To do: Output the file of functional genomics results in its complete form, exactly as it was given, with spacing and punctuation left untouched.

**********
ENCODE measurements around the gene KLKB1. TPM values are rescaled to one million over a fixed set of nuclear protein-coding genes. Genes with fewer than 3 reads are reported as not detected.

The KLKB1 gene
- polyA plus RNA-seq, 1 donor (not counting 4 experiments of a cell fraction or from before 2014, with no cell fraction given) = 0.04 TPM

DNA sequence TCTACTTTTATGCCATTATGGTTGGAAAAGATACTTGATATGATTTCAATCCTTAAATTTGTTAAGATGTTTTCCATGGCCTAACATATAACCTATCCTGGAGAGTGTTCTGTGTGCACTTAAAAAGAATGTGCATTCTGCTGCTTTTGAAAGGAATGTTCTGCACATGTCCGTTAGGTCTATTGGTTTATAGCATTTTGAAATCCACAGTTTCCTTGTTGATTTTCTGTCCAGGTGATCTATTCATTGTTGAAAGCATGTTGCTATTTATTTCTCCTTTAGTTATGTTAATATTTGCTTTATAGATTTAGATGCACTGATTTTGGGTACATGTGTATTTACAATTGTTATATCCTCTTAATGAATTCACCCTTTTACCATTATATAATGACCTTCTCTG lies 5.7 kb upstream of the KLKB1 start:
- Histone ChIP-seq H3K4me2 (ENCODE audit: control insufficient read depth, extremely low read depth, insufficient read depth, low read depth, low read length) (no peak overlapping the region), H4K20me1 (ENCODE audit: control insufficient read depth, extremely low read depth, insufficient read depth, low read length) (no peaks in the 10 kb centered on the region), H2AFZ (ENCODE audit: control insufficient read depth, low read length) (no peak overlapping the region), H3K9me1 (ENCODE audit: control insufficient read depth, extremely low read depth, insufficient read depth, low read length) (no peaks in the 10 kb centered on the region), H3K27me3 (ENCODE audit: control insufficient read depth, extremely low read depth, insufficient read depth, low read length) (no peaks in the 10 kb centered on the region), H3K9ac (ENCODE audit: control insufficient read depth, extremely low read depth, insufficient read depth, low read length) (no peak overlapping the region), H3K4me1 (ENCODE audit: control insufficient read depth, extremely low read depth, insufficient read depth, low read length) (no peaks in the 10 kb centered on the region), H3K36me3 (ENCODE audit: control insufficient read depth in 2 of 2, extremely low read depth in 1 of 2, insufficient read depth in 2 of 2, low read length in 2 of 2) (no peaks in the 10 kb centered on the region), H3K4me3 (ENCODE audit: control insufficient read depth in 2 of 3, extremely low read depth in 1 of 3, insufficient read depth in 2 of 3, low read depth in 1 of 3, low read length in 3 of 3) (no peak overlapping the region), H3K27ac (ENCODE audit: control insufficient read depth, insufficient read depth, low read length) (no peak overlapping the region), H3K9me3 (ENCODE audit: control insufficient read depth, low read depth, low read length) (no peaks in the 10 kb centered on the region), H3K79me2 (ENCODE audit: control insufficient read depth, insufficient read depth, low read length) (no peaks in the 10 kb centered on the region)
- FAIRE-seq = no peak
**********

ENCODE measurements around the gene KLKB1. TPM values are rescaled to one million over a fixed set of nuclear protein-coding genes. Genes with fewer than 3 reads are reported as not detected.

The KLKB1 gene
- polyA plus RNA-seq, 1 donor (not counting 4 experiments of a cell fraction or from before 2014, with no cell fraction given) = 0.04 TPM

DNA sequence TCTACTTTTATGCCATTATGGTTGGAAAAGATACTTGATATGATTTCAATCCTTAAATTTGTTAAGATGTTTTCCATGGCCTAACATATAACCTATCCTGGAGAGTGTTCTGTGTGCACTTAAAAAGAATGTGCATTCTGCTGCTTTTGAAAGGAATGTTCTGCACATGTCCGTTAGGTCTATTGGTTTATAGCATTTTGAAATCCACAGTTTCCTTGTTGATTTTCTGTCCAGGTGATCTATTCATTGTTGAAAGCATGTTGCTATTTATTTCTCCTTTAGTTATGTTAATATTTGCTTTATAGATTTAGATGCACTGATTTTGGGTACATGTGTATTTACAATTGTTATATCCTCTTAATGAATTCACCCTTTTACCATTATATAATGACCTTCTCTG lies 5.7 kb upstream of the KLKB1 start:
- Histone ChIP-seq H3K4me2 (ENCODE audit: control insufficient read depth, extremely low read depth, insufficient read depth, low read depth, low read length) (no peak overlapping the region), H4K20me1 (ENCODE audit: control insufficient read depth, extremely low read depth, insufficient read depth, low read length) (no peaks in the 10 kb centered on the region), H2AFZ (ENCODE audit: control insufficient read depth, low read length) (no peak overlapping the region), H3K9me1 (ENCODE audit: control insufficient read depth, extremely low read depth, insufficient read depth, low read length) (no peaks in the 10 kb centered on the region), H3K27me3 (ENCODE audit: control insufficient read depth, extremely low read depth, insufficient read depth, low read length) (no peaks in the 10 kb centered on the region), H3K9ac (ENCODE audit: control insufficient read depth, extremely low read depth, insufficient read depth, low read length) (no peak overlapping the region), H3K4me1 (ENCODE audit: control insufficient read depth, extremely low read depth, insufficient read depth, low read length) (no peaks in the 10 kb centered on the region), H3K36me3 (ENCODE audit: control insufficient read depth in 2 of 2, extremely low read depth in 1 of 2, insufficient read depth in 2 of 2, low read length in 2 of 2) (no peaks in the 10 kb centered on the region), H3K4me3 (ENCODE audit: control insufficient read depth in 2 of 3, extremely low read depth in 1 of 3, insufficient read depth in 2 of 3, low read depth in 1 of 3, low read length in 3 of 3) (no peak overlapping the region), H3K27ac (ENCODE audit: control insufficient read depth, insufficient read depth, low read length) (no peak overlapping the region), H3K9me3 (ENCODE audit: control insufficient read depth, low read depth, low read length) (no peaks in the 10 kb centered on the region), H3K79me2 (ENCODE audit: control insufficient read depth, insufficient read depth, low read length) (no peaks in the 10 kb centered on the region)
- FAIRE-seq = no peak